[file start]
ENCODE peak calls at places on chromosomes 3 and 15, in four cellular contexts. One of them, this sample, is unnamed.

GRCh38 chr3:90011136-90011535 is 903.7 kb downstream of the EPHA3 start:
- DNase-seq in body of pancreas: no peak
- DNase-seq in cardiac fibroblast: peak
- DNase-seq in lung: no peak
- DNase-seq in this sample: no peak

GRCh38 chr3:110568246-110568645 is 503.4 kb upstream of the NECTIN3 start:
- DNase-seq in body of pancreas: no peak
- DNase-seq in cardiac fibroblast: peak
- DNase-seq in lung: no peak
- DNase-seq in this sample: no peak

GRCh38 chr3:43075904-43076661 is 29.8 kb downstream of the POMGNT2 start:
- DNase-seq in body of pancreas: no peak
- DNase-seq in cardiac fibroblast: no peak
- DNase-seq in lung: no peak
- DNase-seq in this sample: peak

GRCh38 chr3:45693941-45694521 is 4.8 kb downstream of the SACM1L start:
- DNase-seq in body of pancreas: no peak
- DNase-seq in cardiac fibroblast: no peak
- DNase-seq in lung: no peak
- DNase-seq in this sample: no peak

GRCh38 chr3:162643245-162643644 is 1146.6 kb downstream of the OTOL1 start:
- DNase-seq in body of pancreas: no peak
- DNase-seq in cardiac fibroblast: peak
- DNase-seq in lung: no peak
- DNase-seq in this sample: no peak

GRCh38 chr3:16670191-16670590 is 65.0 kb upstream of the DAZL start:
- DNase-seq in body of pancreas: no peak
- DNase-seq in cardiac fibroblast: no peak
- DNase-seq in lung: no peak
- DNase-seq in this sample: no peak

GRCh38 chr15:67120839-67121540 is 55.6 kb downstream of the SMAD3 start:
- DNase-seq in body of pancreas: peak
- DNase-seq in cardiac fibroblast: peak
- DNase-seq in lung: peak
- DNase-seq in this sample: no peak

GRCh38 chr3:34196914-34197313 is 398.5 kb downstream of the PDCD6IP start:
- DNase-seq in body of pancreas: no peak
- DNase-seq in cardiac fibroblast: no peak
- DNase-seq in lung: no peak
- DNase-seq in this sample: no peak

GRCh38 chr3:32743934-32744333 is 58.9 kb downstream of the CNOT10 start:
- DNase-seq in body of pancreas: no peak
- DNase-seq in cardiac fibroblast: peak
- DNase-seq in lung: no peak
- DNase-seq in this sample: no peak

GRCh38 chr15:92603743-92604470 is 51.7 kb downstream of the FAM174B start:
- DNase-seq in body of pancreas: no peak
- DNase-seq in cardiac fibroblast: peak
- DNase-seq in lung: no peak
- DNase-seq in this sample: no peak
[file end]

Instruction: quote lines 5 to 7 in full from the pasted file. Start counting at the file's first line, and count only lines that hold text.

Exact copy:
- DNase-seq in lung: no peak
- DNase-seq in this sample: no peak

GRCh38 chr3:110568246-110568645 is 503.4 kb upstream of the NECTIN3 start: